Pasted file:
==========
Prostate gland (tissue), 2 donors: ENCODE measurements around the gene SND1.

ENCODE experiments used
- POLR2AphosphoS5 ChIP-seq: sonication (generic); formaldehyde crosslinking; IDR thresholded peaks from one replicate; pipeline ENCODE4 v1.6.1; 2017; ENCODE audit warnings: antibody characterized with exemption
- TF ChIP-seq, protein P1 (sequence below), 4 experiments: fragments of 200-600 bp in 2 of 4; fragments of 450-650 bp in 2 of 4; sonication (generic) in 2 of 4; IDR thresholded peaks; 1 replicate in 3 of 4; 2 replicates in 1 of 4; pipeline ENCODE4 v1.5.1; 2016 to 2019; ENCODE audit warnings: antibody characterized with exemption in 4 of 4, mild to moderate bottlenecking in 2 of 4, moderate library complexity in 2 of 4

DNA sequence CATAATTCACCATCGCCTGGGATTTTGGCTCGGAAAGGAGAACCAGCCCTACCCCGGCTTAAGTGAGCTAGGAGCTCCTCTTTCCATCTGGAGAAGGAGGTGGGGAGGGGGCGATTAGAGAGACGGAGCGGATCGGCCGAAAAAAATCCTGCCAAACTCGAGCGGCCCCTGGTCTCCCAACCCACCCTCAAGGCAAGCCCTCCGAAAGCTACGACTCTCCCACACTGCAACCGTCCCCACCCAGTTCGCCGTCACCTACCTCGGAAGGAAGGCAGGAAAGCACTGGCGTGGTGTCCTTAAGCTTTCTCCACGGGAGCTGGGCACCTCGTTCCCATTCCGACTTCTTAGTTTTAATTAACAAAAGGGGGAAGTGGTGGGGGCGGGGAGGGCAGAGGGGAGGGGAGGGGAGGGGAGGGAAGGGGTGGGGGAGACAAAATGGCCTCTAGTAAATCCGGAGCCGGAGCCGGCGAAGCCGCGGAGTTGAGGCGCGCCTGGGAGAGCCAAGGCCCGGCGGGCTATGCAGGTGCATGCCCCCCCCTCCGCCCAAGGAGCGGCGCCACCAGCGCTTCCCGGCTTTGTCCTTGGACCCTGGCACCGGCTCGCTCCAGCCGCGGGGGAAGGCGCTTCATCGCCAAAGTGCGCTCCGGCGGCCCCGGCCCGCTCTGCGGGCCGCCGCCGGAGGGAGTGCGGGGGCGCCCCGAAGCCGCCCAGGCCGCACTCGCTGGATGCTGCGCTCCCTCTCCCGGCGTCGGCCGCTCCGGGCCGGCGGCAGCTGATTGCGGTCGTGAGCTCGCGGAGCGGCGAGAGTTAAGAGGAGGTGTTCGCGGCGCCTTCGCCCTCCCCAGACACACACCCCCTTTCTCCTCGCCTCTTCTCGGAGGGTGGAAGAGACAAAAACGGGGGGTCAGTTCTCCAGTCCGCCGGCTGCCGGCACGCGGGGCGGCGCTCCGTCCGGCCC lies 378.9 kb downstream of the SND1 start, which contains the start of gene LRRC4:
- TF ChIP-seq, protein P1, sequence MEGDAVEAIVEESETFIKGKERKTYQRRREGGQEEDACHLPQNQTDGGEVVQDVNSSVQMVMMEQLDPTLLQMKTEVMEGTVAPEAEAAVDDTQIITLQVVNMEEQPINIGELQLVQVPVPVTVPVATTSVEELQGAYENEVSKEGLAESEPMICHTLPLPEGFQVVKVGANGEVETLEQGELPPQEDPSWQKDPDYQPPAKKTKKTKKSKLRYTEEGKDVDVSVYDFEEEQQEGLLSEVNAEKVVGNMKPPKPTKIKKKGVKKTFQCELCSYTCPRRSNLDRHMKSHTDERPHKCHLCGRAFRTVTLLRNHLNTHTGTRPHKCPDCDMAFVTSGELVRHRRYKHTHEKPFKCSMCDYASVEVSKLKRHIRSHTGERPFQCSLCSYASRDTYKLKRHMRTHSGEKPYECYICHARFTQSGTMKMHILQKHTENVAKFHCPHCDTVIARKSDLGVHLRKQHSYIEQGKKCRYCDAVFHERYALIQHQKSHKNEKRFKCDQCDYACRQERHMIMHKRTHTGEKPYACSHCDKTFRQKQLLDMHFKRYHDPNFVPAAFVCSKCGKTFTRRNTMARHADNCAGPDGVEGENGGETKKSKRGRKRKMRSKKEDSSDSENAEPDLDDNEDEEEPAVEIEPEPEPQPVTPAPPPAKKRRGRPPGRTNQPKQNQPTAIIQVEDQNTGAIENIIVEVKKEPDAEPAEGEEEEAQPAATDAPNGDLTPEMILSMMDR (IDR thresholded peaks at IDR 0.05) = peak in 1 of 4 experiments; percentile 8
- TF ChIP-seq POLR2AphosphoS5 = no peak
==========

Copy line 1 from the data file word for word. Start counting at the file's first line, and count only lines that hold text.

Prostate gland (tissue), 2 donors: ENCODE measurements around the gene SND1.